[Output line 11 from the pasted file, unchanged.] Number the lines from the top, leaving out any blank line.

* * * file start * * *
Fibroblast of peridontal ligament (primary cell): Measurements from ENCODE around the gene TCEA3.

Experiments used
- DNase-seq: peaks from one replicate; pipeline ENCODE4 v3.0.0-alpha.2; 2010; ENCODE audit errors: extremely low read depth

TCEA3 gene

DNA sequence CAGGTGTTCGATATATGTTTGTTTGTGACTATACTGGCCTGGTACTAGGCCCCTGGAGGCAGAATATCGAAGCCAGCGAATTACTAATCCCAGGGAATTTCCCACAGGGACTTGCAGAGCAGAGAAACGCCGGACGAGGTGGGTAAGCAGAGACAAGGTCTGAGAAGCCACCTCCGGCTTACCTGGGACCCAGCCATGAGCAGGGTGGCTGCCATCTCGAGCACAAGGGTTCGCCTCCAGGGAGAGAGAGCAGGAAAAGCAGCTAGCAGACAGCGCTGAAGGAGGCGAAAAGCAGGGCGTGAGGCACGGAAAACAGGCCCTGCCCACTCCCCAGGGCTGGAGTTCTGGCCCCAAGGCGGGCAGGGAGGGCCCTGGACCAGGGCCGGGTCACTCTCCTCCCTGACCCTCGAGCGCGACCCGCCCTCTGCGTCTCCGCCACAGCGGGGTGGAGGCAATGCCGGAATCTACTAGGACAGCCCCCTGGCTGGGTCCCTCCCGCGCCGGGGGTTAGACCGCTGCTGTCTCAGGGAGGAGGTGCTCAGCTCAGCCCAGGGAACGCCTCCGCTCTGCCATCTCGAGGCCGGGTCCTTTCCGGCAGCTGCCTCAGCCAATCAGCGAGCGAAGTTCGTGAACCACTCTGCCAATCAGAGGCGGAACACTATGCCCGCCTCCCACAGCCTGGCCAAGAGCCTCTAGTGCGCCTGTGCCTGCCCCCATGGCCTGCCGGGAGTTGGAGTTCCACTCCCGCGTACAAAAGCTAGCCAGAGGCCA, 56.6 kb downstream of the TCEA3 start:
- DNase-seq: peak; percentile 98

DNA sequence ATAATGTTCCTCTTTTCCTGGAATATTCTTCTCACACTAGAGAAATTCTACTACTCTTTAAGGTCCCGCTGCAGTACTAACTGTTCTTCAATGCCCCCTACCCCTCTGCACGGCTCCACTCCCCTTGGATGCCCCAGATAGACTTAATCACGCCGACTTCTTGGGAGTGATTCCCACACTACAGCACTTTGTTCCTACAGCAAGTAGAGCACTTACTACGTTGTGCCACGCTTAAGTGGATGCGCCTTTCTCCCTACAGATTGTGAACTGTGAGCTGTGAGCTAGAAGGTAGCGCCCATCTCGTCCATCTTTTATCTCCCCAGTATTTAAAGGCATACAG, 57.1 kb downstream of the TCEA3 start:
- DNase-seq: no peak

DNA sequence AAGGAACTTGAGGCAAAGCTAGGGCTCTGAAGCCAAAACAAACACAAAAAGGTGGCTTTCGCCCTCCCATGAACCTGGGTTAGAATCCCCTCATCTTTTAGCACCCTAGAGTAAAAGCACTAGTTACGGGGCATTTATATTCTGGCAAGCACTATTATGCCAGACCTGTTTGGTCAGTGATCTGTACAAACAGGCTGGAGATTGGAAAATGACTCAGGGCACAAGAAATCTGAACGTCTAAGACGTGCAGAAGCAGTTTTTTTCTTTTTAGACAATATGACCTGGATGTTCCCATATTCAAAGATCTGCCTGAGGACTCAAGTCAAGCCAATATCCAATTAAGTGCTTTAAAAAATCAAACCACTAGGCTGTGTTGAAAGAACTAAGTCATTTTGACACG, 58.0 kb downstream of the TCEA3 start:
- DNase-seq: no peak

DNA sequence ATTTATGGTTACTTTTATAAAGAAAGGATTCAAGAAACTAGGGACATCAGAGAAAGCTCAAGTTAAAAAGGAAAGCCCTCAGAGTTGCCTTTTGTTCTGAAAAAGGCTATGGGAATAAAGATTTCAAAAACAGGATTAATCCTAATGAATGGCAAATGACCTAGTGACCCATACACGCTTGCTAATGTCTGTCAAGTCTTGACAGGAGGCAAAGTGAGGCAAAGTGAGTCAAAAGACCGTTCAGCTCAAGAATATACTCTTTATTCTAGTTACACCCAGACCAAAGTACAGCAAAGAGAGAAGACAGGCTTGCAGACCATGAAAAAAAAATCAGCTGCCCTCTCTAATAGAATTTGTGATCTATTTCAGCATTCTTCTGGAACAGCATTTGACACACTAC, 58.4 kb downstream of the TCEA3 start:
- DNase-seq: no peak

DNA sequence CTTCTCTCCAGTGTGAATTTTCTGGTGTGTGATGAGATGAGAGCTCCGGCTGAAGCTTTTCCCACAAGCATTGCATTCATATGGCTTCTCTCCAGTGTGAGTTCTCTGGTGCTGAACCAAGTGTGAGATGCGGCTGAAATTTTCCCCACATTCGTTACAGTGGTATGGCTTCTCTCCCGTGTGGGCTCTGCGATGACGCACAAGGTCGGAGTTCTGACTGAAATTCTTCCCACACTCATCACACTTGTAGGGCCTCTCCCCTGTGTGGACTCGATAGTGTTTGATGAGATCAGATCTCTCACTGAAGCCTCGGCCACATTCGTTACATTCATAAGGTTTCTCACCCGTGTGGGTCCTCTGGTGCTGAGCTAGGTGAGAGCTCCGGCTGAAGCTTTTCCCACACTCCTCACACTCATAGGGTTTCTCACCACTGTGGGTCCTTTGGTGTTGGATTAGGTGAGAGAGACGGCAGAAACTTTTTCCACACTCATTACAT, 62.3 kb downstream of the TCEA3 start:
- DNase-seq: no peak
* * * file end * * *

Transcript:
DNA sequence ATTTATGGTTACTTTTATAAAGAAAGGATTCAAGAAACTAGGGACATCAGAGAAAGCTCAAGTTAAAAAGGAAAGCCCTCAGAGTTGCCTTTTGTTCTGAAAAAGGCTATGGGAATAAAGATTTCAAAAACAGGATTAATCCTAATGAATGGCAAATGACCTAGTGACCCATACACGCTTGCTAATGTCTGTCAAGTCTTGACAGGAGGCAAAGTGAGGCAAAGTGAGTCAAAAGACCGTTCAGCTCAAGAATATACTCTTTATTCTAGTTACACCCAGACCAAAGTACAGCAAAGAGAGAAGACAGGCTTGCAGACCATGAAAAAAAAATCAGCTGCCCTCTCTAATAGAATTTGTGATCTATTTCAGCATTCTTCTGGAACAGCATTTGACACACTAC, 58.4 kb downstream of the TCEA3 start: